Wits & Weights | Nutrition, Lifting, Muscle, Metabolism, & Fat Loss

Quick Wits: Jeff Nippard Changed My Mind About This Training Technique

January 22, 2024 Philip Pape, Nutrition Coach & Physique Engineer
Wits & Weights | Nutrition, Lifting, Muscle, Metabolism, & Fat Loss
Quick Wits: Jeff Nippard Changed My Mind About This Training Technique
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Show Notes Transcript

Lots of training concepts come and go. A lot of bro science lore tends to persist and then fade out. There is one concept called long-length partials that seemed suspect until Jeff Nippard brought it up recently and explained how it could be an effective training technique.

Philip (@witsandweights) gets into long-length partials on today's Quick Wits!

Jeff Nippard’s YouTube video


“Quick Wits” are short, 3-5 minute episodes between full episodes to give you an actionable strategy or hit of motivation.

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Philip Pape:

Lots of training concepts come and go. A lot of bro science lore tends to persist and then fade out. There is one concept called long length partials that I also was not really convinced about until I saw Jeff Nippard bring it up recently and convinced me pretty clearly that it could be an effective training technique, and we're going to get into that on today's QuickWits. Welcome to the Whits and Weights podcast. I'm your host, phillip Pape, and this twice a week podcast is dedicated to helping you achieve physical self mastery by getting stronger, optimizing your nutrition and upgrading your body composition. We'll uncover science backed strategies for movement, metabolism, muscle and mindset, with a skeptical eye on the fitness industry, so you can look and feel your absolute best. Let's dive right in. Today I want to talk about Jeff Nippard's approach to something called long length partial reps. This is a strategy for I'm going to call it advanced trainees to focus on maximizing hypertrophy, and I would put it in a category along with rest, pause sets, myoreps, drop sets, things like that, where you should really only include them once you've got some of the foundational strength and hypertrophy type movements built into your programming. This technique is very simple. It centers on the first half of a rep where the muscle is at its longest. So that's why it's called long length partials. This part of the exercise, which is the stretch, is based on what we know about hypertrophy. It is a crucial part of muscle adaptation. So now imagine doing a bicep curl, but you only go up halfway. That is the long length partial. That is, you're in the long length regime there and it's only that part of the movement. So it's a long length partial. Now why would you focus on this part, the stretch? Research shows that this phase of your movements stimulates more muscle growth compared to the contraction phase, and so the idea is now, if you can spend more time in that phase, maybe you can get even more growth. And Jeff Nippard recommends using this technique in different ways, like extending an existing set with some partials at the end, doing a final set or two with just partials, or just mixing them into your regular sets. I've also used them as a warm up to kind of quickly warm up the muscle.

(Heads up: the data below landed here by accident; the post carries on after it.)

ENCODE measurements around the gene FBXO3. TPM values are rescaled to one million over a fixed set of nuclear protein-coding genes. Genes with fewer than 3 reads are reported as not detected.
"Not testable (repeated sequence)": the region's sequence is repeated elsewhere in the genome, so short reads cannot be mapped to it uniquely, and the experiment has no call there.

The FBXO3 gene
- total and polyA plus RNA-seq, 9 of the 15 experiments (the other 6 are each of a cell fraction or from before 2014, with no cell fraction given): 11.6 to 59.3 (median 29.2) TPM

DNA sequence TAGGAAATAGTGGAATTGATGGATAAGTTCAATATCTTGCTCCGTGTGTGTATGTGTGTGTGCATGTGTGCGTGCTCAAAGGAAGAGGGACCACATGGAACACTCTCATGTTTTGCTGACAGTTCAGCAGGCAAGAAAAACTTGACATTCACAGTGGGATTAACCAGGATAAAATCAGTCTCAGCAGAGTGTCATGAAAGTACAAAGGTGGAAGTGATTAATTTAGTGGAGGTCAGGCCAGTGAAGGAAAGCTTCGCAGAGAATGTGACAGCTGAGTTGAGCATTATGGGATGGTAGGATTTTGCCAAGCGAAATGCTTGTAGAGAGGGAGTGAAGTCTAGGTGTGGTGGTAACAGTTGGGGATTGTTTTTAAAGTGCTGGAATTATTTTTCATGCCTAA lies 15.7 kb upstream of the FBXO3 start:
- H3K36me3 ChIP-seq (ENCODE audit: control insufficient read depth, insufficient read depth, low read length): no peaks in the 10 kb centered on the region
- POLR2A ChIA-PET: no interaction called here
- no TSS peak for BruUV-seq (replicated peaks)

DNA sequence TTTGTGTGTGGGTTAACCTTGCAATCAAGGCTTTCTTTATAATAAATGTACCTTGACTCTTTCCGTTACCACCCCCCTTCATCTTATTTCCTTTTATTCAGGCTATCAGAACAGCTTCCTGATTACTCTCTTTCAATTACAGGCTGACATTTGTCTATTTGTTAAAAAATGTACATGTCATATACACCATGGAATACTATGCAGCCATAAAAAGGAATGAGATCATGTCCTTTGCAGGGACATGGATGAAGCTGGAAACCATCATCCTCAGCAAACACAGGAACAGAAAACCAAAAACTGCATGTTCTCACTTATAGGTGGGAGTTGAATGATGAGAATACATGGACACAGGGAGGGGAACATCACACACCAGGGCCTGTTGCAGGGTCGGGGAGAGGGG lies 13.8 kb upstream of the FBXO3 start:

Philip Pape:

Now, like any of these techniques, it sounds all promising and amazing, like, oh, that's going to be the big thing, I'm going to do everything with long length partials, kind of like when blood flow restriction came on the scene. It's like well, let's just do that, we don't even have to leave the table anymore. Remember, this is not one of those one size fits all, we're just going to replace everything. It should compliment your full range of movements, because we do believe and Jeff talks about this that there are still massive benefits to the other part of the movement and there's not enough long term data to show whether, like exclusive, long length partial training would be superior. So why risk it? Why not do what's tried and true and include them as a compliment?

Philip Pape:

See how you grow, see how you respond. Don't just replace everything entirely. And next time you go to the gym, think about integrating long length partial reps into your routine as the final few reps or an extra set on the end. Do it with something with that more of a direct isolation movement and see if it starts to grow your muscles. I mean, you can objectively measure that. You can look at your bicep diameter with your circumference measurements and see is it growing faster than you would have otherwise without them? All right, that's it for today. Keep pushing those limits in the gym and experimenting and having fun, getting big, getting strong. Talk to you next time.

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